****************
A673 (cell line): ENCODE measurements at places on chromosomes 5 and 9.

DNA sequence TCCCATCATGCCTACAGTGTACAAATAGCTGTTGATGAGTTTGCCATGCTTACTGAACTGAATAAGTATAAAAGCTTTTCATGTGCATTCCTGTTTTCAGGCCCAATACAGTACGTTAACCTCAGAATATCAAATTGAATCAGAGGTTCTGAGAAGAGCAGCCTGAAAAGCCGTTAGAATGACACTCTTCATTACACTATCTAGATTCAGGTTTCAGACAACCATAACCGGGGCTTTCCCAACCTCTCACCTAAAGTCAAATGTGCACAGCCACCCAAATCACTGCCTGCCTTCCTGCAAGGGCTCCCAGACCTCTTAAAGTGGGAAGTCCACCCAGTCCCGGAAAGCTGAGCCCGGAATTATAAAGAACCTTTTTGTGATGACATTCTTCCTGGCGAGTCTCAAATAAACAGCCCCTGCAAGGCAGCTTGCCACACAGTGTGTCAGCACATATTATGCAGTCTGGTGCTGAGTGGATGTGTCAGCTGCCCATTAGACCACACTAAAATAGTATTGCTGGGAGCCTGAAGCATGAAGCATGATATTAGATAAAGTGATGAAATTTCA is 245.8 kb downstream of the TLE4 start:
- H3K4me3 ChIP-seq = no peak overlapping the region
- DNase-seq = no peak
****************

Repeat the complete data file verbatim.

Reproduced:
A673 (cell line): ENCODE measurements at places on chromosomes 5 and 9.

DNA sequence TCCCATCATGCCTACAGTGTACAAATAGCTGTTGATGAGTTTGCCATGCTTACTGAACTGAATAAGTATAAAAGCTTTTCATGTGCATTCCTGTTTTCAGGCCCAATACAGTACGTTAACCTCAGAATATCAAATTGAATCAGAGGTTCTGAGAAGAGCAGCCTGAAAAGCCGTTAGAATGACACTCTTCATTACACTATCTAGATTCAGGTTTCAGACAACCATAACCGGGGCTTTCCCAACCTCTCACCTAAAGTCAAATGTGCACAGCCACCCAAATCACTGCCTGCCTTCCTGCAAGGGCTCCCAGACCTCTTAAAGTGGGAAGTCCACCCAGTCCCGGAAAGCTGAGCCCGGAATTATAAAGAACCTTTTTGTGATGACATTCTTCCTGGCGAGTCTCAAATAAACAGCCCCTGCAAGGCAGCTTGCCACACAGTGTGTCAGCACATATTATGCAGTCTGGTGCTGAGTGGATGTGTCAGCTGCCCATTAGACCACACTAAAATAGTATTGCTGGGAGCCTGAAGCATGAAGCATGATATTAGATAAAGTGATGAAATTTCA is 245.8 kb downstream of the TLE4 start:
- H3K4me3 ChIP-seq = no peak overlapping the region
- DNase-seq = no peak